If you were lucky you grew up reading the work of Shel Silverstein, the poet and illustrator behind "The Giving Tree", "Where the Sidewalk Ends" and "A Light in the Attic."
As a child of the '80s, I had a "Giving Tree"-like relationship with the author. I figured he'd keep feeding my brain forever. When he died in 1999, it was hard to accept that all the morbidly humorous and unconventional secrets he had to share with children had all gone to print. Surprise.
A post-humous collection of 145 Silverstein poems has landed on bookshelves today. "Every Thing On It" was curated and released by Shel's family after editing down from an archive of over 1500 of the author's unpublished poems. Once a week for a year, the family would gather together to read aloud his works and narrow down the selection. "We believe ... that poems need to be read out loud," Silverstein's nephew, Mitch Myers told NPR. "This is one of the joys of the book, and we really were able to determine if it really worked when we said it out loud." Now a new generation of kids gets to feel like they own a part of the Shel mythology.
The thing about Uncle Shelby, as he referred to himself in his work, was that he wasn't exactly a children's author, but an ally. Long before "Falling Up" and his grammy-winning audio narrations, he was a contributor to Playboy magazine and author of an "adults-only" mock children's book that extolled the pleasures of playing hop scotch with real scotch and tossing questionably explicit eggs. It was patented Silverstein, poking holes in the insular walls adults built for children.
When he began crafting books for kids, it was the same formula only for a more impressionable audience. Silverstein's drawings of bizarre two-headed people, his rhymes about perfectionist children who died unsatisfied ("almost perfect but not quite"), weren't as bawdy at his adult work, but they didn't shy from quenching children's creepy cravings. They also repeated one lesson that virtually no other children's author (aside from from Roald Dahl) would dare suggest: go ahead, think about death.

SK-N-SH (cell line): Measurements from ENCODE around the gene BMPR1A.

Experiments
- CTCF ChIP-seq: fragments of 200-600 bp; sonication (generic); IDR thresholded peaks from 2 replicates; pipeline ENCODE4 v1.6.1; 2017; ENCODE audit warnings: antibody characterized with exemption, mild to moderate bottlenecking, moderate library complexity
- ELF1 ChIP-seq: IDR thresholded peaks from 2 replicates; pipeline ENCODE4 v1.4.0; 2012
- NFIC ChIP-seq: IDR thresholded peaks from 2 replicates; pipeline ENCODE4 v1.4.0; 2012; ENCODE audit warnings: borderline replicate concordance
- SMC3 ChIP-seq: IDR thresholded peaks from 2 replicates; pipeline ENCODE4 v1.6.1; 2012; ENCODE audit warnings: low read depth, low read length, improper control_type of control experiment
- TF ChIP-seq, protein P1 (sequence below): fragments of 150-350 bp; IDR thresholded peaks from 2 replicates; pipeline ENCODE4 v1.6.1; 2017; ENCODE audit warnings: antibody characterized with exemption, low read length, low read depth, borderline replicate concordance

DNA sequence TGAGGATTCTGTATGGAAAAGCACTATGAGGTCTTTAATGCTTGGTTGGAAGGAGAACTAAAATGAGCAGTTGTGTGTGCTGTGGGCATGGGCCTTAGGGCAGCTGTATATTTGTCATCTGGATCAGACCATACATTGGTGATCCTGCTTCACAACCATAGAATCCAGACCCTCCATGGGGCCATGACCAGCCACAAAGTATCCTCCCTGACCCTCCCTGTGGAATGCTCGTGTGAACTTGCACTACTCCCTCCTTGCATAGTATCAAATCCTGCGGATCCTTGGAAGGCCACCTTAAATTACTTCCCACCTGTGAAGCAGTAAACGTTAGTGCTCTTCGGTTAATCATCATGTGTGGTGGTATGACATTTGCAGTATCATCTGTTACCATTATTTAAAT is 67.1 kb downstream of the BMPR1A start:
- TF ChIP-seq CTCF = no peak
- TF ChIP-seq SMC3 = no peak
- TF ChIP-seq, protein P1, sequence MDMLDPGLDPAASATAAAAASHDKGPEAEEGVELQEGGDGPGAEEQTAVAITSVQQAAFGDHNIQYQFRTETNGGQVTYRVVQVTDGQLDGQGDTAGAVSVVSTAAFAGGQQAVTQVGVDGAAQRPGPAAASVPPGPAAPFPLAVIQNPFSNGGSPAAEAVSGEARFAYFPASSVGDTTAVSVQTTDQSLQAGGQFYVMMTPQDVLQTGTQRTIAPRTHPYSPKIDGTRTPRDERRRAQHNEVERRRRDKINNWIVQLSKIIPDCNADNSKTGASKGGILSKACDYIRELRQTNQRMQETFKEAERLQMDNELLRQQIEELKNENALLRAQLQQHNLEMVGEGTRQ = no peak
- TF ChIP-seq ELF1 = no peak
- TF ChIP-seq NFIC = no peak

In his life, death was a recurring theme. His wife died five years after giving birth to their daughter, Shanna. At 11, Shanna died of an anyeurism. "A Light in the Attic" is dedicated to her. His gentle nudging of the taboo topic we're most fascinated with seeps into much of his work. And it's a large part of why I personally loved him as a child. Few other adults knew how to handle those questions we had without trying to answer them.
Silverstein's work was more about the curiosity factor. The cover of "Where the Sidewalk Ends" is the perfect example: a little boy at the end of the earth, sniffing underneath it. In his newest work, more than one poem addresses the topic with his patented dark humor. ""There are no happy endings./ Endings are the saddest part,/ So just give me a happy middle/ And a very happy start."
Silverstein entertained kids by crossing the border between the things we talk about and the things we're not to mention. It's what poet and artists do, but few do it so well.